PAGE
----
Beijing focuses on global development, upholds principles on Ukraine issue
It is difficult for many to comprehend the rather complex juxtaposition of China and the United States in today’s world. What we do know is: Beijing wants development and peace. As Chinese Foreign Minister Qin Gang reiterated on March 7 at a press conference in Beijing, Sino-US ties are vital for the whole world, and decoupling does not serve the interests of either country.
Therefore it is time for some countries to abandon their Cold War mindset.
Unfortunately, many Western voices continue to project China as a “threat” to the world while continuing to interfere in other countries’ internal affairs and launching or triggering wars. China, on the other hand, has not started any war or attacked any country in the past half a century.
China’s firm anti-war stance is once again proved in the Russia-Ukraine conflict. China’s message to other governments has always been to help end the conflict through diplomacy. Just as Qin reiterated on March 7, China always chooses peace and dialogue.
Hence, German Chancellor Olaf Scholz’s remark on March 5 that there would be “consequences” if China supplies weapons to Russia, to strengthen the latter’s position in the conflict, was uncalled for. Scholz, however, added he was fairly optimistic that Beijing would refrain from doing so.
And Qin reiterated that China does not send arms to any country in the conflict.
What many Western political leaders and people fail to understand is that China’s safe, stable domestic environment is a reflection of the values at the core of its policies, which are also embodied in the Global Development Initiative (GDI) and Global Security Initiative (GSI), because they are common values of humanity.
When China proposed the GDI, it was focused on supplying global public goods to help achieve the United Nations’ 2030 Sustainable Development Goals, reverse the damage done by the COVID-19 pandemic and facilitate global economic recovery.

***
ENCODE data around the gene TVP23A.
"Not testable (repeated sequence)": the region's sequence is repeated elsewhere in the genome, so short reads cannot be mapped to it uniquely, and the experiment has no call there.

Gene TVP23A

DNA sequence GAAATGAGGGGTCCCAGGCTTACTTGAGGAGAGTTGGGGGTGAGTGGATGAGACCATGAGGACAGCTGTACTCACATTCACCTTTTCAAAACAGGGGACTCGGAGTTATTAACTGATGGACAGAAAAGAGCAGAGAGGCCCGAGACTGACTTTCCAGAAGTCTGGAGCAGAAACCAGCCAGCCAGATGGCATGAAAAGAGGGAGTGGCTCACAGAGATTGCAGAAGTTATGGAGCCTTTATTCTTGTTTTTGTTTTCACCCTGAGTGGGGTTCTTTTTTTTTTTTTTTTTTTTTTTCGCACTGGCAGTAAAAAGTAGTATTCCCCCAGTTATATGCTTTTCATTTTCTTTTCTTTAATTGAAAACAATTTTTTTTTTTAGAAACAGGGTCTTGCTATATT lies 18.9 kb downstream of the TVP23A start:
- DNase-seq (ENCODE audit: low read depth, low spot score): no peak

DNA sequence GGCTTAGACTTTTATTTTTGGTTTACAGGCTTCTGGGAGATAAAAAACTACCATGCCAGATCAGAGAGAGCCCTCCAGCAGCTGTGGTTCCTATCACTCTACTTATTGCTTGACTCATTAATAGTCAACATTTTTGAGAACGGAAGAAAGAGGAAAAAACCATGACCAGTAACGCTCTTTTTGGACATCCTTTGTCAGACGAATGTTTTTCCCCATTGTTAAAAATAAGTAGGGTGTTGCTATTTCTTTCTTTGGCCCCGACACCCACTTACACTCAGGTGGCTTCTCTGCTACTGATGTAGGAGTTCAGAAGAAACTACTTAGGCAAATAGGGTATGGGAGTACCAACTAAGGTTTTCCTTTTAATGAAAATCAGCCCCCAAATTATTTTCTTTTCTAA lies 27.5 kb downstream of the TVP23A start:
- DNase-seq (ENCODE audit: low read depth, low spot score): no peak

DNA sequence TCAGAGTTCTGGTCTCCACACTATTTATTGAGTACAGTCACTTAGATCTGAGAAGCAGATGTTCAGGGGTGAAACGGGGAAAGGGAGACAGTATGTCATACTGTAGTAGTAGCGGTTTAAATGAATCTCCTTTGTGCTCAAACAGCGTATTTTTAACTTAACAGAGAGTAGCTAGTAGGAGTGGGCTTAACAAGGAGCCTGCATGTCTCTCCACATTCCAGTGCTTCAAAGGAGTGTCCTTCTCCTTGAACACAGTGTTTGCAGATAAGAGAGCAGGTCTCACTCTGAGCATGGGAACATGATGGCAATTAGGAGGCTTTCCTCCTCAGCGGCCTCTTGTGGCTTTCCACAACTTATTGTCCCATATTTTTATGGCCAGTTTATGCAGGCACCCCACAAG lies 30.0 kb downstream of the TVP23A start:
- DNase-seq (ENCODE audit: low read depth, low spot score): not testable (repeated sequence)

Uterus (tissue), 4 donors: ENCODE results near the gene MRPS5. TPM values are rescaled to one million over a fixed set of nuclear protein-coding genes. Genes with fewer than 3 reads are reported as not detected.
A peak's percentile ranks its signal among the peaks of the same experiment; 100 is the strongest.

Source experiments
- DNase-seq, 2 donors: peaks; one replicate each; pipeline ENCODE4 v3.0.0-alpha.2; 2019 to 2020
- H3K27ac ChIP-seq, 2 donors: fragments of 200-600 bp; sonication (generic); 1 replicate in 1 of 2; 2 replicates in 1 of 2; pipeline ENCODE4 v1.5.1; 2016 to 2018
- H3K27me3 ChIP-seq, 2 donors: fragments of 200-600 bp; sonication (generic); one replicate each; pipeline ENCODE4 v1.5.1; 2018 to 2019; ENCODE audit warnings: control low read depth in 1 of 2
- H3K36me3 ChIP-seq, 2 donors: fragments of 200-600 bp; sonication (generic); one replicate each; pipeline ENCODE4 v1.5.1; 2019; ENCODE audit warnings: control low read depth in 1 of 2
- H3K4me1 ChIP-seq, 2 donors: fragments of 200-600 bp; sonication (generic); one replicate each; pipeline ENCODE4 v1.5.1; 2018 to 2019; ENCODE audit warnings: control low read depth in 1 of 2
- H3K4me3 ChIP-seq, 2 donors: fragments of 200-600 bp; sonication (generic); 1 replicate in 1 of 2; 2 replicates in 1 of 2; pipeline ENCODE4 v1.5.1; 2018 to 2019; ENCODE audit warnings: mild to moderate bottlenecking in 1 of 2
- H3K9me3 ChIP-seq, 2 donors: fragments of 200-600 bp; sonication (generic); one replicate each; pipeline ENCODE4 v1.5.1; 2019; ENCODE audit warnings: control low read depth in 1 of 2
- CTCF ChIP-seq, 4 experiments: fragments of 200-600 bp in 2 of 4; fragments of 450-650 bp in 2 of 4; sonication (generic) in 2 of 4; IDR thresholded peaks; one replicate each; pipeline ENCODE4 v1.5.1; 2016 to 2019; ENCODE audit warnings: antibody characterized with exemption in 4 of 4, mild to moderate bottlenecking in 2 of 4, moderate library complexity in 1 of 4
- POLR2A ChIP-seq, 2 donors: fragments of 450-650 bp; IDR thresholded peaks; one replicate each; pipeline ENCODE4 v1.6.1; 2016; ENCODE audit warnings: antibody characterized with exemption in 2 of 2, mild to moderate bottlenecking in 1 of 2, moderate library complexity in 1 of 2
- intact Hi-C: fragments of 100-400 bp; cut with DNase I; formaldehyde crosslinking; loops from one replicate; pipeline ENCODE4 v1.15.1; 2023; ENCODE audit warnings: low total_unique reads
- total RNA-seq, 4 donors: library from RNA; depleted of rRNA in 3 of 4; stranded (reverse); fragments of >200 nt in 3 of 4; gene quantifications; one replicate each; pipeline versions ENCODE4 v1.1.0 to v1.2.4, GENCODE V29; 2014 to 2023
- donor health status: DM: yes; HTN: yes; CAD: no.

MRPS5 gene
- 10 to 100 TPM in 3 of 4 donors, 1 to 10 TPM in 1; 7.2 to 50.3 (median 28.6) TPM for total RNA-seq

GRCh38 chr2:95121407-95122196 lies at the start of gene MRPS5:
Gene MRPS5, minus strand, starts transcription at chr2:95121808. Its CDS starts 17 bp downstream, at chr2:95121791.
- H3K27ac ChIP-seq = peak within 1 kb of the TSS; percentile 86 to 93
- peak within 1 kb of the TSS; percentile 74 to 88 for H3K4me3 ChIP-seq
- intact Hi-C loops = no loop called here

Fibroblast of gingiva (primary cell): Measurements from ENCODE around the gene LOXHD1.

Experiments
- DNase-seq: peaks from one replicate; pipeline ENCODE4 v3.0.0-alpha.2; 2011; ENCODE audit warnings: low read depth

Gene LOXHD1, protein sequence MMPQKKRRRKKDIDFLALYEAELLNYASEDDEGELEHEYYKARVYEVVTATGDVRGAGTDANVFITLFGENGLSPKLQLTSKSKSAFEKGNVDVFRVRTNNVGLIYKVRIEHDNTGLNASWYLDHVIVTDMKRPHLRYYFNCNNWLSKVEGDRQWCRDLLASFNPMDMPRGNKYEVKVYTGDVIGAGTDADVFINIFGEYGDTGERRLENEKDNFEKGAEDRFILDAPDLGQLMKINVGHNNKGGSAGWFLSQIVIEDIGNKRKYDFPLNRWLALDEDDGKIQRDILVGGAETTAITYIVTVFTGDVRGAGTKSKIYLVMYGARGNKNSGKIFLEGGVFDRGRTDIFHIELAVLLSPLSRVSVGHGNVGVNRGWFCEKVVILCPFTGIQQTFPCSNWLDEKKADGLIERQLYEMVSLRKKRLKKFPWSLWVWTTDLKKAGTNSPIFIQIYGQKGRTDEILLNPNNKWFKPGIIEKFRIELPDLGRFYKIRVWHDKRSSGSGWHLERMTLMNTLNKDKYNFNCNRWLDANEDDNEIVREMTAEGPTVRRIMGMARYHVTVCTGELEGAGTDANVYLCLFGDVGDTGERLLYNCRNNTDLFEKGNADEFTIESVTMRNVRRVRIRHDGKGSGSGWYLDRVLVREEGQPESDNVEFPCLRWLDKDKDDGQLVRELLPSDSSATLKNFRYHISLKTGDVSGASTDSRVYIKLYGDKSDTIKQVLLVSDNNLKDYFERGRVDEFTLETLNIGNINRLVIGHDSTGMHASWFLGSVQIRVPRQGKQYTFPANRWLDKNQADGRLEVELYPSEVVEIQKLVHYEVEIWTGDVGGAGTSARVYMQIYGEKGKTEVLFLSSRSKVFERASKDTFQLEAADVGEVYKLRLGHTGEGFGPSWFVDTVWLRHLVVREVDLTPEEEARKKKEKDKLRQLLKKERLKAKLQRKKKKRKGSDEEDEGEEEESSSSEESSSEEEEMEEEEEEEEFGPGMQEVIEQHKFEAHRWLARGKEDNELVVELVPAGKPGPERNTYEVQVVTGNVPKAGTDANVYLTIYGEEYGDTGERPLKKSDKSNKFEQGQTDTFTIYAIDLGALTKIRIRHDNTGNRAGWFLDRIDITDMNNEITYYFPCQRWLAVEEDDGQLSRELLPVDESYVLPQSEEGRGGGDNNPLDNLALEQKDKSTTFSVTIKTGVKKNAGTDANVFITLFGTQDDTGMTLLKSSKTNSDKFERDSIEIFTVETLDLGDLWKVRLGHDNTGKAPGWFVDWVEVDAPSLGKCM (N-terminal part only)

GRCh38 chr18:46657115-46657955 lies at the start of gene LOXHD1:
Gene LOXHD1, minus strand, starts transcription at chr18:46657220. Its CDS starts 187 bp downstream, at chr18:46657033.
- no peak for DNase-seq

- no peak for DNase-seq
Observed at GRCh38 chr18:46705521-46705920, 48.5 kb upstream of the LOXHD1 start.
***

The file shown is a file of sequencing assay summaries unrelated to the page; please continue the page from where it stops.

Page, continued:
As the international community came to realize during the three years of the pandemic, stable and smooth-running industry and supply chains are essential to ensuring sustainable global development, and it is to stabilize the global supply and industry chains that China held the Belt and Road Forum for International Cooperation in 2017, following it up with the second forum in 2019, and will hold the third forum later this year.
The forum is also aimed at promoting global cooperation and helping reform global governance.
And economic cooperation with China under the Belt and Road Initiative framework has made it possible for Africa to make remarkable achievements, underscoring the benefits of peace and stability, Dennis Munene, executive director of the China Africa Center at the Nairobi-based Africa Policy Institute, has pointed out. Munene’s message speaks to the much broader values of Chinese civilization, and the deeply held values of its people and government.
Yet the Western media seldom mention such facts or tell their readers and viewers how committed China is to promoting peace and development. Instead, quite a few Western countries are obsessed with the military industrial complex because it earns fat revenues for their governments — and that is why many Western politicians and profiteers trigger wars and conflicts even if they mean sacrificing lives and resources.
Many military and political experts say that war hawks and profiteers engineered the Russia-Ukraine conflict and are not leaving any stone unturned to keep it alive in total disregard for the human and material costs.
In stark contrast to the Western powers, China has matched the core objectives of the GDI and GSI with its core aims of peace and development. China proposed the GDI in April last year. And more than 100 countries and regional organizations have supported the two initiatives.
China wants to set global examples for development and peace in the 21st century now that it has risen to the level of a “world superpower” in peace. The world has seen enough provocations, violence and war. And to see development, prosperity and peace, it needs to learn from China’s development philosophy and development programs.
The author is an American writer living in China and a non-resident senior fellow at the Center for China and Globalization.
The views do not necessarily reflect those of China Daily.